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26 September 1997 Lightweight rovers for Mars science exploration and sample return
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We report on the development of new mobile robots for Mars exploration missions. These 'lightweight survivable rover (LSR)' systems are of potential interest to both space and terrestrial applications, and are distinguished from more conventional designs by their use of new composite materials, collapsible running gear, integrated thermal-structural chassis, and other mechanical features enabling improved mobility and environmental robustness at reduced mass, volume, and power. Our first demonstrated such rover architecture, LSR-1, introduces running gear based on 2D composite struts and 3D machined composite joints, a novel collapsible hybrid composite-aluminum wheel design, a unit-body structural- thermal chassis with improved internal temperature isolation and stabilization, and a spot-pushbroom laser/CCD sensor enabling accurate, fast hazard detection and terrain mapping. LSR-1 is an approximately .7 $MIL 1.0 meter(Lambda) 2(W X L) footprint six-wheel (20 cm dia.) rocker-bogie geometry vehicle of approximately 30 cm ground clearance, weighing only 7 kilograms with an onboard .3 kilogram multi-spectral imager and spectroscopic photometer. By comparison, NASA/JPL's recently flown Mars Pathfinder rover Sojourner is an 11+ kilogram flight experiment (carrying a 1 kg APXS instrument) having approximately .45 X .6 meter(Lambda) 2(WXL) footprint and 15 cm ground clearance, and about half the warm electronics enclosure (WEE) volume with twice the diurnal temperature swing (-40 to +40 degrees Celsius) of LSR- 1 in nominal Mars environments. We are also developing a new, smaller 5 kilogram class LSR-type vehicle for Mars sample return -- the travel to, localization of, pick-up, and transport back to an Earth return ascent vehicle of a sample cache collected by earlier science missions. This sample retrieval rover R&D prototype has a completely collapsible mobility system enabling rover stowage to approximately 25% operational volume, as well an actively articulated axle, allowing changeable pose of the wheel strut geometry for improved transverse and manipulation characteristics.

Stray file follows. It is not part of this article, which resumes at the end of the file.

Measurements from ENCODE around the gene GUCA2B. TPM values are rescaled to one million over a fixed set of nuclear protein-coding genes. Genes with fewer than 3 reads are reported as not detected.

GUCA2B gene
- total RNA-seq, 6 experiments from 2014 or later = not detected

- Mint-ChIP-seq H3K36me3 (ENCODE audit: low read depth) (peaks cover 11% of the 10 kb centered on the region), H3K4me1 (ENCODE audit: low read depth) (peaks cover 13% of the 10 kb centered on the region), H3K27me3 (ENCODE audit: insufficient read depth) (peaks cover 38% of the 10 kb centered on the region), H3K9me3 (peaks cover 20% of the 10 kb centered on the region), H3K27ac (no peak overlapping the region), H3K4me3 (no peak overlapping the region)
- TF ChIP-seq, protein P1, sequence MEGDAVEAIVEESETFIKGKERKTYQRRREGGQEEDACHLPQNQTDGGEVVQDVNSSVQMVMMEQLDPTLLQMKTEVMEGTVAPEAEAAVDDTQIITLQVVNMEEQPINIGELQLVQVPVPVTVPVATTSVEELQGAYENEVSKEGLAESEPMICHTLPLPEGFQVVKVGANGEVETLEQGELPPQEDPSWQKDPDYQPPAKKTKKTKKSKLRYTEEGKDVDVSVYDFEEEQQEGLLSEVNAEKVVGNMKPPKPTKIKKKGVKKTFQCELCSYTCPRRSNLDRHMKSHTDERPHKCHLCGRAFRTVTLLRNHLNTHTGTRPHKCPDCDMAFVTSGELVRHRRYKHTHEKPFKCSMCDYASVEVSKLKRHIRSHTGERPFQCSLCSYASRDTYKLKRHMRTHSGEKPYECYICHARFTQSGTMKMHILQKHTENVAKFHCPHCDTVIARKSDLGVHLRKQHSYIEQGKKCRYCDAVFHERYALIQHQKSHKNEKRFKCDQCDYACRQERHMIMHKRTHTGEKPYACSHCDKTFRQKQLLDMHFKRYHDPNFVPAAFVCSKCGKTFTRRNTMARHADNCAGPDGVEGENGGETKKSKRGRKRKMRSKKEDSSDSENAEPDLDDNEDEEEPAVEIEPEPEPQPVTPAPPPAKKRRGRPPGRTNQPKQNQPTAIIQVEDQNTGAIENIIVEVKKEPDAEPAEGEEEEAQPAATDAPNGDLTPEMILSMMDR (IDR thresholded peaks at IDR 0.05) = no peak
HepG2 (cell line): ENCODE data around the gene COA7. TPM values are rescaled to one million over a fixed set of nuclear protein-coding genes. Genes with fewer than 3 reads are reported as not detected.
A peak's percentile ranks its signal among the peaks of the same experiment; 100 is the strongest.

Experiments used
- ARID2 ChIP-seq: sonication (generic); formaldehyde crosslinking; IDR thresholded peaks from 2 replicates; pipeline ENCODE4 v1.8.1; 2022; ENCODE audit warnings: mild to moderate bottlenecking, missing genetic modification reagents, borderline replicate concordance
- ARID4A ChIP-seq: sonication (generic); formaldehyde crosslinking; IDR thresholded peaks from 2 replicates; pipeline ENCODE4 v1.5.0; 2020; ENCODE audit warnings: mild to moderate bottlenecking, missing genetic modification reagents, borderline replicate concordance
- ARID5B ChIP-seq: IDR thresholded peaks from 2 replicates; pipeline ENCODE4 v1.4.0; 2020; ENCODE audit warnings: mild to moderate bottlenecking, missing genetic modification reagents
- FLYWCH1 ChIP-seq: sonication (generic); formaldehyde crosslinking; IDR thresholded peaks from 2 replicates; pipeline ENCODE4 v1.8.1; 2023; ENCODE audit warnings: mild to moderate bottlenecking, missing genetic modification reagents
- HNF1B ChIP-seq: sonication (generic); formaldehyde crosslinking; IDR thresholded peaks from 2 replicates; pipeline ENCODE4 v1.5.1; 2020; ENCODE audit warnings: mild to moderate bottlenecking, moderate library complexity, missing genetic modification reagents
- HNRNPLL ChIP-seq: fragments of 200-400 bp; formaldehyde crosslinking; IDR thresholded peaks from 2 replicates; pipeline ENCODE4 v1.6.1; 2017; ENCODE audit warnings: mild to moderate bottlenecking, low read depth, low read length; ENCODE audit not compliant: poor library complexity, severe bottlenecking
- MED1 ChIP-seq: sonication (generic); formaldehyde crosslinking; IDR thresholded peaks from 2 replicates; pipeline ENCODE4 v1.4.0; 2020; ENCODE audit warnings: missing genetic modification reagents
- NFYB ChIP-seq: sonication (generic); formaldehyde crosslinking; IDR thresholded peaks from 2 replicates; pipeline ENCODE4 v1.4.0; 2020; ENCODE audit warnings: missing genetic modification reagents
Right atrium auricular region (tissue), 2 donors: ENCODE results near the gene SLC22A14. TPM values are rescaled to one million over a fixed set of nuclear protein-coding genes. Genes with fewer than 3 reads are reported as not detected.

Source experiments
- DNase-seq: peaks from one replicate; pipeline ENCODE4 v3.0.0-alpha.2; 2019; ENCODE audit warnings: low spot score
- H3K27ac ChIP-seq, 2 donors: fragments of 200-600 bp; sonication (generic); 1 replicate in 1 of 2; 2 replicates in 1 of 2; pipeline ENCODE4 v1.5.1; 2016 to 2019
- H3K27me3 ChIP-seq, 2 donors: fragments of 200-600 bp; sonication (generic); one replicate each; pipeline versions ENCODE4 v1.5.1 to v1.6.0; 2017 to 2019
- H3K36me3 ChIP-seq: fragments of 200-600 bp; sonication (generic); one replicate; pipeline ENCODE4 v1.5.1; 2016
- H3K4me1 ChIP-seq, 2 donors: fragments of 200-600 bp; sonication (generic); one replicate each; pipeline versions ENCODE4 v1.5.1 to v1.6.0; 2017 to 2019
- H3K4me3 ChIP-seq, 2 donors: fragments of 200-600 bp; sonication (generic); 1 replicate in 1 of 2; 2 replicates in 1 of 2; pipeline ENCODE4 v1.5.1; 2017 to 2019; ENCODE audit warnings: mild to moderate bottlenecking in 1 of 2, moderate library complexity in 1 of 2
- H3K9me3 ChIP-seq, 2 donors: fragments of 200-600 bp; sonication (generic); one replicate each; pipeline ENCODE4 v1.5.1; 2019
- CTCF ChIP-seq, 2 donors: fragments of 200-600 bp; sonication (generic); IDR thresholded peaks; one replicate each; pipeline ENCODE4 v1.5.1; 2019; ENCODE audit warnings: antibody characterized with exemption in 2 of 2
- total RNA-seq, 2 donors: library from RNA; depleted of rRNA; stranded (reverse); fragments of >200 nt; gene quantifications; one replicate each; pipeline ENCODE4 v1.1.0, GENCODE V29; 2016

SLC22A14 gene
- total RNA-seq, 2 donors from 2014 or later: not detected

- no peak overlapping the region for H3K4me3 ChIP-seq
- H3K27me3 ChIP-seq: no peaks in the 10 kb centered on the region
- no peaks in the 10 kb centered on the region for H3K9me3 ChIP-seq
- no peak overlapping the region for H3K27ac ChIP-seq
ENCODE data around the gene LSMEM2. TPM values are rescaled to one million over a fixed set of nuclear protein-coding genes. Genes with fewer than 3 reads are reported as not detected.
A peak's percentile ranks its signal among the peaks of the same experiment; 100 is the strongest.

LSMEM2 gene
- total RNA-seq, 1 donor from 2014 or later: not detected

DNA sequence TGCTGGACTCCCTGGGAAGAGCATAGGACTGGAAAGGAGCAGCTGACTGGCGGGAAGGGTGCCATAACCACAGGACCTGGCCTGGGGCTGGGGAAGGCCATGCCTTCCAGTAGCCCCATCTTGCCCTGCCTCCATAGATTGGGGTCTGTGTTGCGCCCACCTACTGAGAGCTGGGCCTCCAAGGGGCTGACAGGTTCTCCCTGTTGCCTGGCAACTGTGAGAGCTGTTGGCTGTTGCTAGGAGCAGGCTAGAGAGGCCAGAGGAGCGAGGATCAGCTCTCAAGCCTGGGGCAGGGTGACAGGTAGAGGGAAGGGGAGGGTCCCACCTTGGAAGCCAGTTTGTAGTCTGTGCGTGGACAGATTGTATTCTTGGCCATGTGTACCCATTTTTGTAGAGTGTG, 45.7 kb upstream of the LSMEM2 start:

© (1997) COPYRIGHT Society of Photo-Optical Instrumentation Engineers (SPIE). Downloading of the abstract is permitted for personal use only.
Paul S. Schenker, Lee F. Sword, A. J. Ganino, Donald B. Bickler, Gregory Scott Hickey, D. K. Brown, Eric T. Baumgartner, Larry Henry Matthies, Brian H. Wilcox, Tucker Balch, Hrand Aghazarian, and Michael S. Garrett "Lightweight rovers for Mars science exploration and sample return", Proc. SPIE 3208, Intelligent Robots and Computer Vision XVI: Algorithms, Techniques, Active Vision, and Materials Handling, (26 September 1997);

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